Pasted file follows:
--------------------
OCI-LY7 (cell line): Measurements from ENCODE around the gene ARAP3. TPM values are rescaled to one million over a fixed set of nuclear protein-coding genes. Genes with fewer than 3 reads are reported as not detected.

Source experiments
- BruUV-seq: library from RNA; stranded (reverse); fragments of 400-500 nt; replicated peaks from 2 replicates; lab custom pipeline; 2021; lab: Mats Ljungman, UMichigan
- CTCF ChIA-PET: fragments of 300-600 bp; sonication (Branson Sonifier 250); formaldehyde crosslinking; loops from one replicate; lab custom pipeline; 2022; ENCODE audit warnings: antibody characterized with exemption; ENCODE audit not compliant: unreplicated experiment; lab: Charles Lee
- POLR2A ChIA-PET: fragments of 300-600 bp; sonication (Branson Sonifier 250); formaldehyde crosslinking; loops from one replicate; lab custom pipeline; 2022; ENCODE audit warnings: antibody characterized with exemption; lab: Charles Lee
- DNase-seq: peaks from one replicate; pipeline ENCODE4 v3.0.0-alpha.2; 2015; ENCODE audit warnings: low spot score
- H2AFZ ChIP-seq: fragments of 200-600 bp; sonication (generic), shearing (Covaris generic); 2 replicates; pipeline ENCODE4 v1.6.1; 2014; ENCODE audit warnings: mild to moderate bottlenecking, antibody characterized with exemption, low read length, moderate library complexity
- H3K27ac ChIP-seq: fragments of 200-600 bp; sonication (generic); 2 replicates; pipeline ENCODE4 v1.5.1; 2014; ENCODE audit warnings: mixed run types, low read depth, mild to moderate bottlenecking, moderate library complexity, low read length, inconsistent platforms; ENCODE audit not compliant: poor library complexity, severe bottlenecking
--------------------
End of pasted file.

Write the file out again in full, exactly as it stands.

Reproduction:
OCI-LY7 (cell line): Measurements from ENCODE around the gene ARAP3. TPM values are rescaled to one million over a fixed set of nuclear protein-coding genes. Genes with fewer than 3 reads are reported as not detected.

Source experiments
- BruUV-seq: library from RNA; stranded (reverse); fragments of 400-500 nt; replicated peaks from 2 replicates; lab custom pipeline; 2021; lab: Mats Ljungman, UMichigan
- CTCF ChIA-PET: fragments of 300-600 bp; sonication (Branson Sonifier 250); formaldehyde crosslinking; loops from one replicate; lab custom pipeline; 2022; ENCODE audit warnings: antibody characterized with exemption; ENCODE audit not compliant: unreplicated experiment; lab: Charles Lee
- POLR2A ChIA-PET: fragments of 300-600 bp; sonication (Branson Sonifier 250); formaldehyde crosslinking; loops from one replicate; lab custom pipeline; 2022; ENCODE audit warnings: antibody characterized with exemption; lab: Charles Lee
- DNase-seq: peaks from one replicate; pipeline ENCODE4 v3.0.0-alpha.2; 2015; ENCODE audit warnings: low spot score
- H2AFZ ChIP-seq: fragments of 200-600 bp; sonication (generic), shearing (Covaris generic); 2 replicates; pipeline ENCODE4 v1.6.1; 2014; ENCODE audit warnings: mild to moderate bottlenecking, antibody characterized with exemption, low read length, moderate library complexity
- H3K27ac ChIP-seq: fragments of 200-600 bp; sonication (generic); 2 replicates; pipeline ENCODE4 v1.5.1; 2014; ENCODE audit warnings: mixed run types, low read depth, mild to moderate bottlenecking, moderate library complexity, low read length, inconsistent platforms; ENCODE audit not compliant: poor library complexity, severe bottlenecking